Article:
A US federal judge is days away from deciding if New York developer Larry Silverstein can recover USD$3.5 billion from airlines for damages to the World Trade Center on September 11, 2001, on top of more than USD$4 billion he has received from insurers.
US District Judge Alvin Hellerstein started a three-day trial on Monday in which he will decide how much of the insurance payments should offset the damages Silverstein is seeking from the airlines. These include United Airlines, American Airlines and American's parent, AMR.
Roger Podesta, a lawyer for the airlines, argued that Silverstein's insurers have already paid him for the same losses he is seeking from the airlines.
The insurance payments and the claims against the airlines are "for the same category of loss," Podesta said in opening arguments in a packed courtroom in federal court in New York.
But Rich Williamson, a lawyer representing Silverstein's World Trade Center Properties, said the airlines' argument "defies reality."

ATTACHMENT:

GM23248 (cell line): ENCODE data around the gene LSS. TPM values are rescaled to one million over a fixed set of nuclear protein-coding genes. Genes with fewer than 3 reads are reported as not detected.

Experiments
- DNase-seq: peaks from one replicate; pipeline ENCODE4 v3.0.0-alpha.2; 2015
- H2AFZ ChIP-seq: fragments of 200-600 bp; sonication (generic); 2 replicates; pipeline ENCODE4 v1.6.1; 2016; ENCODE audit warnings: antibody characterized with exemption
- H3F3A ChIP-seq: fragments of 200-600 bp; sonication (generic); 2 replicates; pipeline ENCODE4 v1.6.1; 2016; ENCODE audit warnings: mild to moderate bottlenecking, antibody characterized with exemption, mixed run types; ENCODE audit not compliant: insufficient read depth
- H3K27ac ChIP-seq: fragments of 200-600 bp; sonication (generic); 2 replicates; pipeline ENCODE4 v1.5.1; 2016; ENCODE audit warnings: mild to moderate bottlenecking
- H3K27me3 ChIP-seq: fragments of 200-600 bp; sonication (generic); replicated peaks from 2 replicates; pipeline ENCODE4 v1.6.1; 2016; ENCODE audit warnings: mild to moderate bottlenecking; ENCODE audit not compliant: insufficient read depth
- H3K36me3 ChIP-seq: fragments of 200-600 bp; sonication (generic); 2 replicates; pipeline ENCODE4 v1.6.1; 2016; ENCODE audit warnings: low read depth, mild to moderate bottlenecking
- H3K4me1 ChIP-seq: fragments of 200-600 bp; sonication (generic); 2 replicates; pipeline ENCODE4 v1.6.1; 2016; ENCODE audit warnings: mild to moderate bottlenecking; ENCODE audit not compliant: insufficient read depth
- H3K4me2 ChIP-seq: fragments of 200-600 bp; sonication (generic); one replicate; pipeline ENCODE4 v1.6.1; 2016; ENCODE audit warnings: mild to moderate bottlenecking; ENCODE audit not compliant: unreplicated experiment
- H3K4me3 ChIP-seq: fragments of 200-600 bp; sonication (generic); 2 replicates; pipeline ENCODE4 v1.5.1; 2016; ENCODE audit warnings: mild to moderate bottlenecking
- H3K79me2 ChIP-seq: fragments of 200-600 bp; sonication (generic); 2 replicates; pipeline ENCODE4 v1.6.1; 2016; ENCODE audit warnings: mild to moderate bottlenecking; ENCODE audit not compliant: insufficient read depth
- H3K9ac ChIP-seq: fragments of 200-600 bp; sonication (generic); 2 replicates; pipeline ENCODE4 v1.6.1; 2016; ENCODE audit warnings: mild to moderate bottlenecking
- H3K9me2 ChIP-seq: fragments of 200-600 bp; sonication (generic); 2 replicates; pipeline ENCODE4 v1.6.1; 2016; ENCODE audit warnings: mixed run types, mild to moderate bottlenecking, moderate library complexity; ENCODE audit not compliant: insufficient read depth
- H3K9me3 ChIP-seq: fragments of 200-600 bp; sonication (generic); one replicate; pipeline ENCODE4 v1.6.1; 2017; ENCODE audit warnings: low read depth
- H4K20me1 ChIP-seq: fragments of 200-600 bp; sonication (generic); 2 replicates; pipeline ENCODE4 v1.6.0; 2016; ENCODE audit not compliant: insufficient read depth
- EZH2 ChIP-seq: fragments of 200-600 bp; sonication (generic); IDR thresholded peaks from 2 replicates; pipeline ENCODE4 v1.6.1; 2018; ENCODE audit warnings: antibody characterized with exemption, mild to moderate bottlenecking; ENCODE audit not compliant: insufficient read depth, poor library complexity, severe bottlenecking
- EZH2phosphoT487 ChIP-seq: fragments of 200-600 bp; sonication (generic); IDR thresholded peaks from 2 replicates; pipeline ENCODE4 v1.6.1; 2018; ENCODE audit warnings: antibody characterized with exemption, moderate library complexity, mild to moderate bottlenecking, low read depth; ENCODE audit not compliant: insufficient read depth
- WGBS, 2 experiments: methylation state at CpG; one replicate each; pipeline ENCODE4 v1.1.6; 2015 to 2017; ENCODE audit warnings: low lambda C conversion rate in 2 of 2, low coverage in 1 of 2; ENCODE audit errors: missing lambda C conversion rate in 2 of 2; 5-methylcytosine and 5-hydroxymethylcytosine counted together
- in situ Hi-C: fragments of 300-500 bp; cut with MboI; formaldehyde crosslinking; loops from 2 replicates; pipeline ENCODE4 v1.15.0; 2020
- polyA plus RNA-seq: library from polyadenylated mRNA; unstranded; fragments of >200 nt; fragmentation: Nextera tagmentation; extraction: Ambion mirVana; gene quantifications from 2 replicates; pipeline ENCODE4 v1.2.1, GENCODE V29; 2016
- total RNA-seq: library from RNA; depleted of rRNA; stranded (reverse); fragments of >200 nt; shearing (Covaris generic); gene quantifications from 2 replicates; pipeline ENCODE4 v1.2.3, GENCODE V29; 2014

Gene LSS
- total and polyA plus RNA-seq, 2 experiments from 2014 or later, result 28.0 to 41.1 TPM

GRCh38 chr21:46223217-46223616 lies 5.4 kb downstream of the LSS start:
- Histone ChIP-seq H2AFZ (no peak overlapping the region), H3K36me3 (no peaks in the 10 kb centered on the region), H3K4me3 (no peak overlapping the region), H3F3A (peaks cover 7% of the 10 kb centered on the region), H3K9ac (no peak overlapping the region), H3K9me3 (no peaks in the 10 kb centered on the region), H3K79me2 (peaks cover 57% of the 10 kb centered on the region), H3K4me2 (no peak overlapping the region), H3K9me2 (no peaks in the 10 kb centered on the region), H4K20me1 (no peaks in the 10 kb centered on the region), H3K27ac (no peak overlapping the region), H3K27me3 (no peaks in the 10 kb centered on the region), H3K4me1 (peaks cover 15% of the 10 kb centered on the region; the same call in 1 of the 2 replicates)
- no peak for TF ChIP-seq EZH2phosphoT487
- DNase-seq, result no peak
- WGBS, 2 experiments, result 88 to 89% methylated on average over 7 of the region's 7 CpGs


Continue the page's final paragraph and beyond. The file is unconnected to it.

"The grocer would not say 'the categories of food that I sell are food,'" Williamson said. "You can't just say, 'I have economic loss.'"
Hellerstein is deciding the case without a jury. He said in a pre-trial hearing that he expects to rule immediately following closing arguments, scheduled for Wednesday.
Should Hellerstein decide the claims do not correspond with each other, Silverstein would then have to prove liability in a separate trial.
Hellerstein has presided over a sprawling portfolio of 9/11-related cases.
In January, Hellerstein will hear a trial pitting Cantor Fitzgerald, which lost 658 employees in the attacks, against American Airlines. The financial services firm sued the airline over lost business and the destruction of its offices in the World Trade Center.